Wednesday, November 13, 2013

The Creative Process, Grids and Colouring Pencils

During my time away I was sketching and taking notes on paintings that spoke to me at the museums and galleries I visited in Paris and Madrid.

Before I had left for Europe I began studying and endeavoring to apply, if somewhat crudely, a classical gridding system to my work to aid its development and try something new!

I had been looking at the work of the Irish modernist painter Sean Keating again, (mostly in relation to my commissioned project for SEPIL) and was struck by how he used different forms of gridding in many of his compositions (mostly to aid enlargement from staged photos). Also, upon reading about many of the painting ateliers, none of which exist here in Ireland yet, I learnt that the study of  harmonic divisions developed in the studios of architects and painters, using pythagorean laws and theories during the renaissance where common practice and staple knowledge which was passed down.

At the Prado I saw first hand how some of these grids were used in both simple and complex ways. A great example was that of Ribera's painting, 'The Martyrdom of Saint Philip', 1639.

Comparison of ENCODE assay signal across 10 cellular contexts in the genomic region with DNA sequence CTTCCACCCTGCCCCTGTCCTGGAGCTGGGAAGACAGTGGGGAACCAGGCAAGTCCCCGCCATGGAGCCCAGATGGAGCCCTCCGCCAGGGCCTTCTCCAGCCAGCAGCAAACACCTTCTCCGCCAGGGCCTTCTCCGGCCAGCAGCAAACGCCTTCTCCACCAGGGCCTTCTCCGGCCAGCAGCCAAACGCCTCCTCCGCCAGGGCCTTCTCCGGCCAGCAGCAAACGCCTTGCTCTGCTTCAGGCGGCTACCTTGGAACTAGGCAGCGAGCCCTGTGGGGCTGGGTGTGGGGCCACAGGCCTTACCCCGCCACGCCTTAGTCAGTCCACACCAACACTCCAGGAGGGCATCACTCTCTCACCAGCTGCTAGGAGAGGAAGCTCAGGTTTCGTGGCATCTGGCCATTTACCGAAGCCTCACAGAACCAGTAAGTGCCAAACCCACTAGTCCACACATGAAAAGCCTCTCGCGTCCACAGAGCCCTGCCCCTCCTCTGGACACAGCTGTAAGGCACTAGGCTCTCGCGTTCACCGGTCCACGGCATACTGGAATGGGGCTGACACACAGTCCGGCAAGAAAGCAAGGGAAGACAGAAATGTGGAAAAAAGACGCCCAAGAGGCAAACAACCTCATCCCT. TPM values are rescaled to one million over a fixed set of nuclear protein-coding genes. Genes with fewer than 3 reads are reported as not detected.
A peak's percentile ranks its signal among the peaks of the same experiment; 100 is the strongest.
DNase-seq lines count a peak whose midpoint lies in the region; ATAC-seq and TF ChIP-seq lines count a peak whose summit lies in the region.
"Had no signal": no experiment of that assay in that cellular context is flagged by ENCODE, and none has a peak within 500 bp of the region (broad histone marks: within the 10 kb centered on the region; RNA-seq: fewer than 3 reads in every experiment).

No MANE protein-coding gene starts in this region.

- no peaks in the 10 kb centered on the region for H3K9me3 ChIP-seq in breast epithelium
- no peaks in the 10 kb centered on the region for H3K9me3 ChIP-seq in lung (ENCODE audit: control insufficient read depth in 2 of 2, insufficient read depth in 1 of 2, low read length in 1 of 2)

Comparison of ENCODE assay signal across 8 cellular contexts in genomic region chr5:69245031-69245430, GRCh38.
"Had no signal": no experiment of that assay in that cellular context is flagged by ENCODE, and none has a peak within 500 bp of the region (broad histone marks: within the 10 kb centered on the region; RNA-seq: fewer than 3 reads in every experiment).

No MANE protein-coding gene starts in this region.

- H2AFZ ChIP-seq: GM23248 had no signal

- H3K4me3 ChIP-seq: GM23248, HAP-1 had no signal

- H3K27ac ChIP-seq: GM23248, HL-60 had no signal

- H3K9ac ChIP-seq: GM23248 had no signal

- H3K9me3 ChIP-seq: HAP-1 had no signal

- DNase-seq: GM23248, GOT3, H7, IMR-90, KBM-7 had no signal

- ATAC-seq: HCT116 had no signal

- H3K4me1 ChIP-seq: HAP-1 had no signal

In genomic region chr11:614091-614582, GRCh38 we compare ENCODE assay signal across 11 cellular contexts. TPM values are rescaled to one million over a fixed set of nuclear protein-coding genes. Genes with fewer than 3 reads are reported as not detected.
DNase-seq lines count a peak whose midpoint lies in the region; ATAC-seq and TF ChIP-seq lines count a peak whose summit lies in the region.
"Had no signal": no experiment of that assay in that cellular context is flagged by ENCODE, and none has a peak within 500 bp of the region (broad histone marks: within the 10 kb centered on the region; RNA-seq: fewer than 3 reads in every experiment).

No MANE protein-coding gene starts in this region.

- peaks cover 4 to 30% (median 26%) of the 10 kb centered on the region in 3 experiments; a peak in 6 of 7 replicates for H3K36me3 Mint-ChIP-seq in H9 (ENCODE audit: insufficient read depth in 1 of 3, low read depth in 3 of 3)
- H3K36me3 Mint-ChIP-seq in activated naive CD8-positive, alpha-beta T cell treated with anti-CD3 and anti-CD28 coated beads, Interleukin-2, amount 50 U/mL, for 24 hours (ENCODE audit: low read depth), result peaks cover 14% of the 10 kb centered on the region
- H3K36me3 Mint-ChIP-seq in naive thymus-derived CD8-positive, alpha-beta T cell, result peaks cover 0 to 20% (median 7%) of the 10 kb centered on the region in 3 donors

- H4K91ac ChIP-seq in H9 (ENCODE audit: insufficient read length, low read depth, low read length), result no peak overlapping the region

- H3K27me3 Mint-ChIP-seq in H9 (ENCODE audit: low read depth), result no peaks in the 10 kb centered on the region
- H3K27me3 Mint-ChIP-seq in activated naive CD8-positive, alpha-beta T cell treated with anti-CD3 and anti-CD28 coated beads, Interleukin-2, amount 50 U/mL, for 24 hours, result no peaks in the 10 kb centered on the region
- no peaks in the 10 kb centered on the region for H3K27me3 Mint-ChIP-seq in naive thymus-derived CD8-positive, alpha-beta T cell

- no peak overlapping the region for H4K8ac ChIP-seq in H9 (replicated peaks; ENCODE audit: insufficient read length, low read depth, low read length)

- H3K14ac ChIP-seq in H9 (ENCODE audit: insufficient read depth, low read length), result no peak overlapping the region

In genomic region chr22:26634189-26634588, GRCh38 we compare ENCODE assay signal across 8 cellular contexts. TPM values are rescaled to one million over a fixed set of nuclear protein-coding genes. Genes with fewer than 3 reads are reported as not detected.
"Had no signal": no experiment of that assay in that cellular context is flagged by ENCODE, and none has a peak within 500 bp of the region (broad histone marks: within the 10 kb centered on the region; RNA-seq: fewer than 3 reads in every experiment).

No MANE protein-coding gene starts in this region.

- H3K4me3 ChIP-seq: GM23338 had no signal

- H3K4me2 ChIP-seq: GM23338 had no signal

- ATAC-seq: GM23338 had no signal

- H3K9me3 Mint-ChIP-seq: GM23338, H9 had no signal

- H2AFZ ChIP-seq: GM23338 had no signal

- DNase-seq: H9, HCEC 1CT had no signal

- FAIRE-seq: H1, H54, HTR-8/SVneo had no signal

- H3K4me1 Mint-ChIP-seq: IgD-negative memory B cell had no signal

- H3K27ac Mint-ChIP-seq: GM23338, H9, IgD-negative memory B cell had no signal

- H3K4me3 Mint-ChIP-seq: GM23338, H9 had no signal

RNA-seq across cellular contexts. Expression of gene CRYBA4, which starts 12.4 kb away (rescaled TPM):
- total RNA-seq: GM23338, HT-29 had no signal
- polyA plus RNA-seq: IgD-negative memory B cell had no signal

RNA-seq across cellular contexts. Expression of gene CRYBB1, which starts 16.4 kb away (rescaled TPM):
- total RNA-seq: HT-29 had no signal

Here is a couple of images of a piece in process, and in which I have employed the grid at the outset to aid my composition.

This Still Life, lite by natural north light, depicts my jar of my colouring pencils and a postcard reproduction of Sorolla's painting 'Alberca del Alcazar de Sevilla' from the Museo Sorolla in Madrid. I used much of a whole harmonic pythagorean grid in the placement of the various objects, but most notably allowed the two pencils at far left and right to run in exact correlation with two of the major diagonals.

If you look closely here you can see those grid lines I mentioned above.
I'm looking forward to sharing this piece with you when it's completed, along with a group of other paintings I am currently working on.

- Richard

Above and image of Jusepe de Ribera's 'Martyrdom of Saint Philip', 1639.

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